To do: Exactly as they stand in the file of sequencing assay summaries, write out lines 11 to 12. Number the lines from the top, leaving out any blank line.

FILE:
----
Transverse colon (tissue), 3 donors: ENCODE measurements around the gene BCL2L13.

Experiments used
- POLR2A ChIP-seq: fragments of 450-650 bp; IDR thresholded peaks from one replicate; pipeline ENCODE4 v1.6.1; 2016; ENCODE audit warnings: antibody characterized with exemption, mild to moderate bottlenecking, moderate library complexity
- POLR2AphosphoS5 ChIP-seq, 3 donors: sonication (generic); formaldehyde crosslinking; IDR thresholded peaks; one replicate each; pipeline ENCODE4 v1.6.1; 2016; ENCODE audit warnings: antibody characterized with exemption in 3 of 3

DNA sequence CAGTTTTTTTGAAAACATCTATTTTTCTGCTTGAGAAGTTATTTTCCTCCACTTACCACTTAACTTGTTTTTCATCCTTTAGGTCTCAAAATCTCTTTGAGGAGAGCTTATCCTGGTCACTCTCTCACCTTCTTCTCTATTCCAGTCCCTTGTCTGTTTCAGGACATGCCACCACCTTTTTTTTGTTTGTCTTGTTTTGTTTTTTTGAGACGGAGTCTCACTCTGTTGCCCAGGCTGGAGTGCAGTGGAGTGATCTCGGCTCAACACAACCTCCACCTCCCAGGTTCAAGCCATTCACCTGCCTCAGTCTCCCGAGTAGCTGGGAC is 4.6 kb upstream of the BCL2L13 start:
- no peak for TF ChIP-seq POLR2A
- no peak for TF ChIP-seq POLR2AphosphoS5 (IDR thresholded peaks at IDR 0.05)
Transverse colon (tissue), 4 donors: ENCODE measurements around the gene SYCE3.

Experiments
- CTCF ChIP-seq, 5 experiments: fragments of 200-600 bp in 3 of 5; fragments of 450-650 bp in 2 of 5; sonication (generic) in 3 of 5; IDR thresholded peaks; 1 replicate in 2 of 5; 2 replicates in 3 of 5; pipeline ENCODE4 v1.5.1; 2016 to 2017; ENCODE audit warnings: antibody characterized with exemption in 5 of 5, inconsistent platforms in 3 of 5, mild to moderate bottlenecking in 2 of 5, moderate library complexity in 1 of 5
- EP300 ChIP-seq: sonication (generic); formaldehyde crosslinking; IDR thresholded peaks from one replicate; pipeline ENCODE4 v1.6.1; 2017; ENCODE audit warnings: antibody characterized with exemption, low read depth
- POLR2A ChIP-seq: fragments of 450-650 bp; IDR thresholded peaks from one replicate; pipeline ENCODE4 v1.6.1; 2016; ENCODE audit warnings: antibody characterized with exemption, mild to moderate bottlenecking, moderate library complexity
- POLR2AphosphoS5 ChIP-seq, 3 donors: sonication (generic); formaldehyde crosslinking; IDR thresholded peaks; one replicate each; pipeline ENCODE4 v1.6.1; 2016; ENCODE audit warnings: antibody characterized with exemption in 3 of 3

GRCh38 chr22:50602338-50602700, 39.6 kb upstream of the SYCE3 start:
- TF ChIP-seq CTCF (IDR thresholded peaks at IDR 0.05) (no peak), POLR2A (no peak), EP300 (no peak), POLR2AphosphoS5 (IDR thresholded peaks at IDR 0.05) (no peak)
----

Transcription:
- EP300 ChIP-seq: sonication (generic); formaldehyde crosslinking; IDR thresholded peaks from one replicate; pipeline ENCODE4 v1.6.1; 2017; ENCODE audit warnings: antibody characterized with exemption, low read depth
- POLR2A ChIP-seq: fragments of 450-650 bp; IDR thresholded peaks from one replicate; pipeline ENCODE4 v1.6.1; 2016; ENCODE audit warnings: antibody characterized with exemption, mild to moderate bottlenecking, moderate library complexity